Login
Rapaport, D. (1949). The Emotions. Outline of a Theory: By Jean-Paul Sartre. New York: Philosophical Library, 1948. 97 pp.. Psychoanal Q., 18:390-392.

Welcome to PEP Web!

Viewing the full text of this document requires a subscription to PEP Web.

If you are coming in from a university from a registered IP address or secure referral page you should not need to log in. Contact your university librarian in the event of problems.

If you have a personal subscription on your own account or through a Society or Institute please put your username and password in the box below. Any difficulties should be reported to your group administrator.

Username:
Password:

Can't remember your username and/or password? If you have forgotten your username and/or password please click here and log in to the PaDS database. Once there you need to fill in your email address (this must be the email address that PEP has on record for you) and click "Send." Your username and password will be sent to this email address within a few minutes. If this does not work for you please contact your group organizer.

Athens or federation user? Login here.

Not already a subscriber? Order a subscription today.

(1949). Psychoanalytic Quarterly, 18:390-392

The Emotions. Outline of a Theory: By Jean-Paul Sartre. New York: Philosophical Library, 1948. 97 pp.

David Rapaport Author Information

This book has the loud jacket and poor translation of its sister volume, The Psychology of Imagination, but its printing is agreeable to the eye and its conception more ordered. The author attempts to sketch a phenomenological theory of emotions. He gives a blistering critique of positivist academic psychology, a justifiable criticism of James's and Janet's theory of emotion and uses the investigations of Levin and Dembo on anger as the basis for his theory.

- 390 -

His discussion of psychoanalysis acknowledges that 'psychoanalytic psychology has certainly been the first to put the emphasis on the signification of psychic facts' (pp. 41–49). Yet he rejects psychoanalytic theory because in it the signification is that of something extraconscious and thus it contradicts the Cartesian 'cogito ergo sum' which is Sartre's sine qua non. Beyond these generalities his discussion reveals no familiarity whatsoever with the psychoanalytic theory of emotions.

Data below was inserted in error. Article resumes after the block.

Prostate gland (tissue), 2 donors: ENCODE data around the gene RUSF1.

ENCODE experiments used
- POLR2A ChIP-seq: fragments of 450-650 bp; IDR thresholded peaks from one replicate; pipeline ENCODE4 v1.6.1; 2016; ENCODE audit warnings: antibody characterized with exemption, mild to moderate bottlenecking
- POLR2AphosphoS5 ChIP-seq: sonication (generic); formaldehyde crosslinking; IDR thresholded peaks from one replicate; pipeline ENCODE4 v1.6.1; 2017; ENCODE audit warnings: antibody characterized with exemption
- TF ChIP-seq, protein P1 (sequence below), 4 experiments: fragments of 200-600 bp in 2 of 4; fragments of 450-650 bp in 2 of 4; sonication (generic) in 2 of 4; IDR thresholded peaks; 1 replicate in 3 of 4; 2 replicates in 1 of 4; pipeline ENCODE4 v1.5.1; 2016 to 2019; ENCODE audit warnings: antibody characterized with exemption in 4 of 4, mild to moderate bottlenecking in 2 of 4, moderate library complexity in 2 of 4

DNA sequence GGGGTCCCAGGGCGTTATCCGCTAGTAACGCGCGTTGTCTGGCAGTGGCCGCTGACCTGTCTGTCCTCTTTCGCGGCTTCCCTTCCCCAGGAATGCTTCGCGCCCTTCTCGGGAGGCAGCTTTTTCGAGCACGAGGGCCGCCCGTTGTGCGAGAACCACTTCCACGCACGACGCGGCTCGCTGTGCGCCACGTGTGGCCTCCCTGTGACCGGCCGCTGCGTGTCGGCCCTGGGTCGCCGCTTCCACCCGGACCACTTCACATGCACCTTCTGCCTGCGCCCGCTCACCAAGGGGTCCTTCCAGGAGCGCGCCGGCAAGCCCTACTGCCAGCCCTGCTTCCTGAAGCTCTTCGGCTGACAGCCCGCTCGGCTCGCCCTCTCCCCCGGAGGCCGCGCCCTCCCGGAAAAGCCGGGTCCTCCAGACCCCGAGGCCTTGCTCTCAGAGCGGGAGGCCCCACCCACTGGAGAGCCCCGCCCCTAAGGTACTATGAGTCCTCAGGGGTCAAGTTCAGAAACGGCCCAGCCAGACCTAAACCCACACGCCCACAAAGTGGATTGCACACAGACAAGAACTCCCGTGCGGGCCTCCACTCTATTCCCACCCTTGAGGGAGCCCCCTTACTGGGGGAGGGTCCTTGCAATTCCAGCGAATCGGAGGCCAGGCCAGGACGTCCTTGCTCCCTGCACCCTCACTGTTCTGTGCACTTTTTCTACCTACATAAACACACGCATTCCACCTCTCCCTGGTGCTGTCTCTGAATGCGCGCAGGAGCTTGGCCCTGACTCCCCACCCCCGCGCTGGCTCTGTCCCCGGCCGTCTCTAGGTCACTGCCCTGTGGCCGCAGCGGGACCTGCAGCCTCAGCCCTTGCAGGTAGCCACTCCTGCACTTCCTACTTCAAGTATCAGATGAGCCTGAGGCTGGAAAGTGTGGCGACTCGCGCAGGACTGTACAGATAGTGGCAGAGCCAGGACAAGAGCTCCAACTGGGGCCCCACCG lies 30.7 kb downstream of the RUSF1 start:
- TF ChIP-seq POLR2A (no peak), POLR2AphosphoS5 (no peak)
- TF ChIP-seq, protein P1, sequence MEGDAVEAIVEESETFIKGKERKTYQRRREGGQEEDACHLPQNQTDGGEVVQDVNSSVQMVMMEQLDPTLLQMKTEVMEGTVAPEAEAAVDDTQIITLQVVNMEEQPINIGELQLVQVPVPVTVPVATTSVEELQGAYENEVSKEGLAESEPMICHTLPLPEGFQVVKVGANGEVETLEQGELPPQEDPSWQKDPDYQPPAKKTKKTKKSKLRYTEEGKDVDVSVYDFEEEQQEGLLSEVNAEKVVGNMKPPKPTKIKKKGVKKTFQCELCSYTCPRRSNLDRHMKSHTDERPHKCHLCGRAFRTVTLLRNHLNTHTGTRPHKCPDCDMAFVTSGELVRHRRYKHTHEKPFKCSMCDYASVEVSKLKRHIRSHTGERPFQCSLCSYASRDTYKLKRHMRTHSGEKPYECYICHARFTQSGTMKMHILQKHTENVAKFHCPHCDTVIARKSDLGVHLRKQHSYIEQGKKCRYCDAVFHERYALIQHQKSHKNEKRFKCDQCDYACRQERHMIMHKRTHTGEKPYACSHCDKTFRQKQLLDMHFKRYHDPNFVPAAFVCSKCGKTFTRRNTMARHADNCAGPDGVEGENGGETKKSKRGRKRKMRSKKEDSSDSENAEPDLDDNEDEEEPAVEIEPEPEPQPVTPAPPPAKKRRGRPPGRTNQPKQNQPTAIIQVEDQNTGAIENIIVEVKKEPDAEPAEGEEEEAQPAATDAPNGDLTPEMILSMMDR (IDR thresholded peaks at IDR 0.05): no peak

The premise of Sartre's theory of emotion is: '… a phenomenological description of emotion will bring to light the essential structure of consciousness, since an emotion is precisely a consciousness. And conversely, a problem arises which the psychologist does not even suspect; can types of consciousness be conceived which would not include emotion among their possibilities, or must we see in it an indispensable structure of consciousness?' (p. 15). Haughty and commonplace as this may sound, it remains a fact

[This is a summary or excerpt from the full text of the book or article. The full text of the document is available to subscribers.]

Copyright © 2014, Psychoanalytic Electronic Publishing. Help | About | Download PEP Bibliography | Report a Problem

WARNING! This text is printed for the personal use of the subscriber to PEP Web and is copyright to the Journal in which it originally appeared. It is illegal to copy, distribute or circulate it in any form whatsoever.